When I was in undergrad, I took a class called Mass Murder in the United States.
I picked up that book today and perused through it. It was published in 2000 and due to the number of mass murders that have taken place over the last
12 years, it felt severely outdated (although much of the psychological information in it remains relevant).
Unfortunately our country has a long history of mass murder with the number of incidents and victims increasing over the years, especially in the last 10.
After tragedies like the one that happened Friday at Sandy Hook Elementary School, it’s common that many people start wanting gun reforms and bands on assault refiles. Something that often gets overlooked, but now is finally getting some attention, is mental health reform.
According to research done by Mother Jones in November, no less than 80 percent of mass shooters obtained their guns legally.
In the 61 cases they looked at in the United States over the last 30 years, at least 38 of the shooters displayed signs of mental problems before the shootings.
This happens way too often. While assault rifle bands get the attention during terrible mass shootings, the mental health component often goes largely ignored, despite the fact that it often plays a crucial role.
Many of these perpetrators in the study done by Mother Jones had acute paranoia, delusions, hallucinations and/or depression.
At least 35 of the 61 perpetrators killed themselves at or near the scene with 7 others appearing to have committed suicide by cop.
Seung-Hui Cho, who killed 32 and injured 23 during the Virgina Tech shootings in 2007, was found mentally ill and in need of hospitalization during a psychiatric evaluation in 2005.
Jared Loughner, who shot 19 people including former congresswoman Gabby Giffords, had displayed signs of mental illness many years before the shooting, including yelling out in class and complaining about hearing voices. Still, he was able to purchase a gun and ammunition without a problem.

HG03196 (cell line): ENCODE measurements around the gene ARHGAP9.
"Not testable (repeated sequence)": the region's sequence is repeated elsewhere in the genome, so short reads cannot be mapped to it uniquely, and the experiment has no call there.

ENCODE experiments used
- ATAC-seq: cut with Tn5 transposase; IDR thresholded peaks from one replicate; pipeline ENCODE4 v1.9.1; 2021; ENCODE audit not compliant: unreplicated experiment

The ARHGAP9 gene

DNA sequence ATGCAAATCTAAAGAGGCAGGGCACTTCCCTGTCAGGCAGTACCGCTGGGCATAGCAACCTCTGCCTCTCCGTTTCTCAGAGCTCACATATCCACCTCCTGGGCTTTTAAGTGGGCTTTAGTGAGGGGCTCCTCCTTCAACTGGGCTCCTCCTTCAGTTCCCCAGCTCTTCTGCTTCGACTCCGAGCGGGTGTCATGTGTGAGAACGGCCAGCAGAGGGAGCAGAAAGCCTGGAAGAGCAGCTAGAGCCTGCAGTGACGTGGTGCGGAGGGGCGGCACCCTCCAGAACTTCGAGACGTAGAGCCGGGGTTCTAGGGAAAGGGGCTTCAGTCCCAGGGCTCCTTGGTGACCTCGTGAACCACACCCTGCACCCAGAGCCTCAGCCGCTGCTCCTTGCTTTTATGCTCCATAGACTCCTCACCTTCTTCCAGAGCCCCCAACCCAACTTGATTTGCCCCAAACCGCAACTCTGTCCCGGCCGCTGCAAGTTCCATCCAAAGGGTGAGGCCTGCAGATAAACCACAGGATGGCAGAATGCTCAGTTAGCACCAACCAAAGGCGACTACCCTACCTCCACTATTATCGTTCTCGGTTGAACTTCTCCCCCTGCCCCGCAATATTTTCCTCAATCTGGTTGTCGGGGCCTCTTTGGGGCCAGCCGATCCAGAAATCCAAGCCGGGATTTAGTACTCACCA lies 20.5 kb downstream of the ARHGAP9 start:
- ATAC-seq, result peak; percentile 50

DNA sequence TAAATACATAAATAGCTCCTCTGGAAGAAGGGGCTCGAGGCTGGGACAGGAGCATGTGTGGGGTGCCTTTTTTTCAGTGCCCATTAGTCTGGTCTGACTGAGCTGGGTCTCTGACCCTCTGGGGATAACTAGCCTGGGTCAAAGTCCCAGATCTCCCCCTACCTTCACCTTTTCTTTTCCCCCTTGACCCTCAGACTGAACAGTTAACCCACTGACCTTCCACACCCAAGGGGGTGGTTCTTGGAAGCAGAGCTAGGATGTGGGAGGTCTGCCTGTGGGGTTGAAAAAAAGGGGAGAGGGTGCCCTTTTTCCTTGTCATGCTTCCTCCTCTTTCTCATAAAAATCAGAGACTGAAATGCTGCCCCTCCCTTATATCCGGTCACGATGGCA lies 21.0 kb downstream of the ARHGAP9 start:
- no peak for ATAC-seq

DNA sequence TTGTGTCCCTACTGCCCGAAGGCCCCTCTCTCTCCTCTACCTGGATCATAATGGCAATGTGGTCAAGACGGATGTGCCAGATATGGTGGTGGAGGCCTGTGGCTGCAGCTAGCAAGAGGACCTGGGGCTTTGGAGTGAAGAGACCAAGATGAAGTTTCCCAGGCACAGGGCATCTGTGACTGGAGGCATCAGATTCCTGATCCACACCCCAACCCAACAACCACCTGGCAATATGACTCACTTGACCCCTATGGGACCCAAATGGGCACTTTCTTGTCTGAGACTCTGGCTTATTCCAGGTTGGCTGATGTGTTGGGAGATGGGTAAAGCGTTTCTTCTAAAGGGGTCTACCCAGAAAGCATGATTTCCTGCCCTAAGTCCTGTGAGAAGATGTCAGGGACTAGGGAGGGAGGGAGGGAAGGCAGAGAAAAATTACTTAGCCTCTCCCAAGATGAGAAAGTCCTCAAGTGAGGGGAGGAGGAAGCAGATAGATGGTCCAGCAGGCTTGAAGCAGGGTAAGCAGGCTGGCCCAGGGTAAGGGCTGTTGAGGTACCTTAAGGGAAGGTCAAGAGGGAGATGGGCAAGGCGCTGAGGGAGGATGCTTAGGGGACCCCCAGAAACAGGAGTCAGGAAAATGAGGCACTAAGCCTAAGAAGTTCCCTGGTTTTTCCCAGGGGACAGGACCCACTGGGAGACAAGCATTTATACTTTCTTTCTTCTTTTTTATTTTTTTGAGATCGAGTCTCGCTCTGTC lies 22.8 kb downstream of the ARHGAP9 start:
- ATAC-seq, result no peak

One of the bystanders who helped subdue Loughner that day after he stopped to reload, Patricia Maisch stated, “That beautiful day, our mental-health system failed us.”
Could many of the mass shootings we’ve seen over the past few years (at least 26 in the past seven years alone) been prevented with better mental health reform?
That’s not an easy question to answer because it takes into account the issues of civil liberties, medical ethics, and gun laws.
In our country, we want to make sure that everyone has the same rights to bare arms, even those with mental problems, but we have to try to figure out a way of keeping guns out of the hands of those likely to use them to inflict horror on our society.
At the minimum we need to look at how we are treating those with severe mental problems.
Our mental health system is broken, plain and simple. I’ve worked in many facets of the mental health system to know that it’s the truth.
Look around you. I am sure you know someone who has fallen through the system, needs help and is walking around with a mental illness that isn’t being addressed properly if at all. If not, just take a look at our staggering homeless population, many of which suffer from mental illnesses that are not being treated.
Too many states are cutting funding for those with mental illnesses and many people that need to be hospitalized, simply aren’t because so many mental institutions have been closed down due to lack of funding.
In the United States you are allowed to be mentally ill, which means that you can be diagnosed with a severe mental illness and allowed to not take medication, not see a psychiatrist/therapist and pretty much be ignored unless you draw attention to yourself.
It’s your right.
As a licensed mental health counselor in the state of Florida, I have the right to involuntarily hospitalize someone that is an imminent danger to them self/others or is at risk of self harm (i.e., running through traffic in a manic rage), but not the right to involuntarily hospitalize someone who is actively hearing voices or hallucinating, as long as they are in touch with reality and aren’t a danger to themselves or others, even if I know that person needs treatment.
Of course not all mass murders are done by people who are mentally ill. Some do it to seek revenge or have other troubles, but I can’t ignore the role that mental illness, including depression in young men, plays in mass murders.
Part 2: Stima Associated With Mental Illness May Increase Chances For Violence.